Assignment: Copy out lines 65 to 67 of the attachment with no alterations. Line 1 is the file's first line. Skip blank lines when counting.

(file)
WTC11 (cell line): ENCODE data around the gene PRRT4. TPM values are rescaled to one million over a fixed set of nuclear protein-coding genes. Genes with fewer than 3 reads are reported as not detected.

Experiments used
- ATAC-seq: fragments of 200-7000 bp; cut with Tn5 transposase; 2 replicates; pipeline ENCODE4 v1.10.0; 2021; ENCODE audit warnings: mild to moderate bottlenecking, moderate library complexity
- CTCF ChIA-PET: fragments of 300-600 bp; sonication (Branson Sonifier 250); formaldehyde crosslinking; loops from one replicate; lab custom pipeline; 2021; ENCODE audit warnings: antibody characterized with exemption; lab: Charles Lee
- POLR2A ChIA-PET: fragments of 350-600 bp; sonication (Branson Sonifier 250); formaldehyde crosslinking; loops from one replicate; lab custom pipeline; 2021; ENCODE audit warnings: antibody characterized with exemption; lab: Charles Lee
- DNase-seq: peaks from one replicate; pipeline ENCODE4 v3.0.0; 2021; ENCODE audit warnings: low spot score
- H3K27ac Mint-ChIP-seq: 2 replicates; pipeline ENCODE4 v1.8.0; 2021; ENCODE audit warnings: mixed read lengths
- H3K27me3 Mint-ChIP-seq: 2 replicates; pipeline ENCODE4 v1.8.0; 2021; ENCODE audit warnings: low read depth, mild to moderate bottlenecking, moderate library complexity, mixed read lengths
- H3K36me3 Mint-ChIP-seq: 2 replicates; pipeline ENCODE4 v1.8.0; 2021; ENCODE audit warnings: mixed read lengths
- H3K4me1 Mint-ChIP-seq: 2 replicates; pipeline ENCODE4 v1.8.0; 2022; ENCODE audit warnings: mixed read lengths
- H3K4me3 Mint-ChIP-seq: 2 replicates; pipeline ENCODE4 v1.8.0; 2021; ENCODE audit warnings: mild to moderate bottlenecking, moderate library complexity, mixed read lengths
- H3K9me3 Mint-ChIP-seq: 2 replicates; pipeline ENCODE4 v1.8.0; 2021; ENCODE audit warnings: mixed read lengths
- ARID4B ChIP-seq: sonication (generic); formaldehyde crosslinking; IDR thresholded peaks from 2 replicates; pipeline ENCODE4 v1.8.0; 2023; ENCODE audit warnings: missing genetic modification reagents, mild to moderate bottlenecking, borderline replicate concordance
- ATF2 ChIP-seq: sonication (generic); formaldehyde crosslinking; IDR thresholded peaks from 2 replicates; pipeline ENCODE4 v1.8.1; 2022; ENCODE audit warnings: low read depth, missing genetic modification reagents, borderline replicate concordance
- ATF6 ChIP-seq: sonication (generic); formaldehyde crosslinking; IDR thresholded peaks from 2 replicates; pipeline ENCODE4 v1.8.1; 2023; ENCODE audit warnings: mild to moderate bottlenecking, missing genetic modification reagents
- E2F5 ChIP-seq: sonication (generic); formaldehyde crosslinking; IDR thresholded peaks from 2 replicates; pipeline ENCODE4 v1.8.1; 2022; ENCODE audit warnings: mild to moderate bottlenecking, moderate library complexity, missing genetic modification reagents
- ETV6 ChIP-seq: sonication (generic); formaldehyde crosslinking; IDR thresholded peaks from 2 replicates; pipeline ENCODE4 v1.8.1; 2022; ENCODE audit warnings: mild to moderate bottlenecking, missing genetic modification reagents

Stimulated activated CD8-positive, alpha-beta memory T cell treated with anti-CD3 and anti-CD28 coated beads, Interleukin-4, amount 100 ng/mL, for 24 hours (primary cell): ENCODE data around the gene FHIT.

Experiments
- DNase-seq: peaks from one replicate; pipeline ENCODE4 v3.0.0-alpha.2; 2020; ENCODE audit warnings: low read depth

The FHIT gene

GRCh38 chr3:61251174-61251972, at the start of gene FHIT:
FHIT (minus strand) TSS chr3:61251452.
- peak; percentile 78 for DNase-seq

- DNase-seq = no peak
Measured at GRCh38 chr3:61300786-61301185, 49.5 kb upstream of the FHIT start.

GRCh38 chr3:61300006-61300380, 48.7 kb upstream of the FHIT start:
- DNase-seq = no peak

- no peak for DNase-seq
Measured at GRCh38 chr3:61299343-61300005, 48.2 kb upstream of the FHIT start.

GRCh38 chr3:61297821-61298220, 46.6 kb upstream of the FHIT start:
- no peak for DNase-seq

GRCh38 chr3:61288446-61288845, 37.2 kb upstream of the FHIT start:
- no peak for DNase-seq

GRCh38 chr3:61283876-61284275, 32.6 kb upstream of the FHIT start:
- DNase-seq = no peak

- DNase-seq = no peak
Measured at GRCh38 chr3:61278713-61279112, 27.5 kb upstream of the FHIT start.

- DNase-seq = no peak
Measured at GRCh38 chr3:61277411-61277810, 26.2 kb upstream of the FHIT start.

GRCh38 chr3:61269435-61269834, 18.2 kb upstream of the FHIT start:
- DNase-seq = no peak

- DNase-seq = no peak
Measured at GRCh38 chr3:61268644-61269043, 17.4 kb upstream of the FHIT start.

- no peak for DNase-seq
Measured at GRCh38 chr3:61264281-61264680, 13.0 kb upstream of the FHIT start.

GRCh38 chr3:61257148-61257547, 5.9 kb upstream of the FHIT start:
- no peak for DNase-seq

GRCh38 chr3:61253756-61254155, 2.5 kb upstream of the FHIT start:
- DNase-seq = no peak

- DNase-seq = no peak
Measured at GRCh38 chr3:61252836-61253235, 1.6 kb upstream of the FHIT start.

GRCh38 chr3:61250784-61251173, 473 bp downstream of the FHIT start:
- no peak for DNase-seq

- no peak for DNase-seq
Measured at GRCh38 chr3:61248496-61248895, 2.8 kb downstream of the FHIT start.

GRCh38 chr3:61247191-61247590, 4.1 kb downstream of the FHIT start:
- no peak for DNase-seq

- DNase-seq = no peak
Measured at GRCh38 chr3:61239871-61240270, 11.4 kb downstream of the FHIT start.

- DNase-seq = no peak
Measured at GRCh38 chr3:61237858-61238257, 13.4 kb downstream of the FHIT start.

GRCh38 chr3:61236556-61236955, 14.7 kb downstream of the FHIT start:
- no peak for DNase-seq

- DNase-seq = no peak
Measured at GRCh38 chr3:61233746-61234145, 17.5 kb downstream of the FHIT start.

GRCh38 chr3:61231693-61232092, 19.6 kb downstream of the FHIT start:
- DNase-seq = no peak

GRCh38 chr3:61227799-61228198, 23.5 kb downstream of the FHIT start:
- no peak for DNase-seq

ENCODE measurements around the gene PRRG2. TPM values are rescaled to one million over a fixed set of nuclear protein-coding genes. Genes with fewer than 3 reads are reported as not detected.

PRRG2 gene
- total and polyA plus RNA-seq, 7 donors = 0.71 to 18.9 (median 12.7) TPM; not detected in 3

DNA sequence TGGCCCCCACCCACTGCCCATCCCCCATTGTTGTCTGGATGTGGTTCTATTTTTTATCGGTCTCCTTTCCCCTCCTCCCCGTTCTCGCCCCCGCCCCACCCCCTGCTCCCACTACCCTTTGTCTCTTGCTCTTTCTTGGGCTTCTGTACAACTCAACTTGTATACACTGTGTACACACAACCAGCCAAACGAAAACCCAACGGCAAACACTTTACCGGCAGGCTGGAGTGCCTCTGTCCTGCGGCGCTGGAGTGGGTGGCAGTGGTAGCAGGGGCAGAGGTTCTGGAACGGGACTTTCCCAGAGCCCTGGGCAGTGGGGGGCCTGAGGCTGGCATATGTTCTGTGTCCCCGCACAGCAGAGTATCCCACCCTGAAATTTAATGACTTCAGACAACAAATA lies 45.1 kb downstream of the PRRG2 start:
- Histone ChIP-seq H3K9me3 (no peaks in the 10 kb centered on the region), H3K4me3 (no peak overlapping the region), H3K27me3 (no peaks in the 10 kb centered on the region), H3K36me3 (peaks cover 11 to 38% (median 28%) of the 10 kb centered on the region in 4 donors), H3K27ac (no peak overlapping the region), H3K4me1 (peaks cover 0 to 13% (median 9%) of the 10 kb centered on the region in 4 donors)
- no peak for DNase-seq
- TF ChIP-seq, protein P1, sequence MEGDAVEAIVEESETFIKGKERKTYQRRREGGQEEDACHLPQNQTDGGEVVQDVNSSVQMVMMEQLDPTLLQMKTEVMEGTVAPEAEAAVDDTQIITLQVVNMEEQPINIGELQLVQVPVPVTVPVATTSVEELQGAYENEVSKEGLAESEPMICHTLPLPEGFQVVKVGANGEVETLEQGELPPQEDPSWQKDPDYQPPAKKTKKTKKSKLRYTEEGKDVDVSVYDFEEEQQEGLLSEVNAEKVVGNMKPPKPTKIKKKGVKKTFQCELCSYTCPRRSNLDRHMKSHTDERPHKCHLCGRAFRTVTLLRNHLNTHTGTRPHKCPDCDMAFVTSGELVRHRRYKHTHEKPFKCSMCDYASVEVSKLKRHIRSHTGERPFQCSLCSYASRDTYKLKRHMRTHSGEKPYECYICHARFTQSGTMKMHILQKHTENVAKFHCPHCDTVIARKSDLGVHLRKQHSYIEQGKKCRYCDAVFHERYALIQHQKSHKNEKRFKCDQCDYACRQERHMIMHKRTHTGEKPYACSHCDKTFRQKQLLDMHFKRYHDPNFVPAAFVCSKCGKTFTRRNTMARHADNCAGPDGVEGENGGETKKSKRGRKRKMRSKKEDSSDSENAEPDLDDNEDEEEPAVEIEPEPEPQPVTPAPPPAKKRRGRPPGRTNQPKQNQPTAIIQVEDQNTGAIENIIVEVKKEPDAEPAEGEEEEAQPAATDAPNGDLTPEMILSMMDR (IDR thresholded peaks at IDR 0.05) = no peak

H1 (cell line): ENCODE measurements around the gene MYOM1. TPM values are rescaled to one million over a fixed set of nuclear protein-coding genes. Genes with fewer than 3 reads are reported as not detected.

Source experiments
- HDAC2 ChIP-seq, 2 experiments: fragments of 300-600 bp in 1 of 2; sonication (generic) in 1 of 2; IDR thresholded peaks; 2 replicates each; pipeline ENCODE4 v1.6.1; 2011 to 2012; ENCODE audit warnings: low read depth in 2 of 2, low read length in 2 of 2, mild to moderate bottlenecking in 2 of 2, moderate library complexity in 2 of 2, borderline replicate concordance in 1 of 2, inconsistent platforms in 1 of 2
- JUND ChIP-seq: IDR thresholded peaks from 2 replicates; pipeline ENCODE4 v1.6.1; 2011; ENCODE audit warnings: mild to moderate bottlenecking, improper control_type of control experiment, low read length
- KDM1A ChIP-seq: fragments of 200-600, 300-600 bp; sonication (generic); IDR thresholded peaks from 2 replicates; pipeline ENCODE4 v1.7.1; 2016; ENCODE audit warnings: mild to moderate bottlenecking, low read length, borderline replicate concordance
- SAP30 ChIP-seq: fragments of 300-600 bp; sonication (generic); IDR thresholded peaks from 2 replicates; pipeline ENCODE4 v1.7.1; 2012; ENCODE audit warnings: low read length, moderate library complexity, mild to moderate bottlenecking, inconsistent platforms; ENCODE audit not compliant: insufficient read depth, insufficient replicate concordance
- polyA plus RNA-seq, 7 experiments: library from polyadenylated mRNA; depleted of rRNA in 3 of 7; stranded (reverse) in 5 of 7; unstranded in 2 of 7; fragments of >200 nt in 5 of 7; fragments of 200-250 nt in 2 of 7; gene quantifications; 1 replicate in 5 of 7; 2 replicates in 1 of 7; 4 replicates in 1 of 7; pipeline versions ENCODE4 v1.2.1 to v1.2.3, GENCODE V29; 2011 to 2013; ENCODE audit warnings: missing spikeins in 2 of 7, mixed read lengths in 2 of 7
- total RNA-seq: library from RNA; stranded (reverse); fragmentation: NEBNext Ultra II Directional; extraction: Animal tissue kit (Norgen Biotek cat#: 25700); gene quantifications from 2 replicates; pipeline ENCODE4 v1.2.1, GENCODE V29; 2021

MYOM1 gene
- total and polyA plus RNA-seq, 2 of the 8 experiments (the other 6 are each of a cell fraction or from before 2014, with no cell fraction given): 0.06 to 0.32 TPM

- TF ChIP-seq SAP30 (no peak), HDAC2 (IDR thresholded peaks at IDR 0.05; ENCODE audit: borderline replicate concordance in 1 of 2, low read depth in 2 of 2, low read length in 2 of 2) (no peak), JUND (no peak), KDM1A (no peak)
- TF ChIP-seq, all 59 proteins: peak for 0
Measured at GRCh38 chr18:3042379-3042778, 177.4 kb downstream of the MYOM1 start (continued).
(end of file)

- DNase-seq = no peak
Measured at GRCh38 chr3:61233746-61234145, 17.5 kb downstream of the FHIT start.

GRCh38 chr3:61231693-61232092, 19.6 kb downstream of the FHIT start: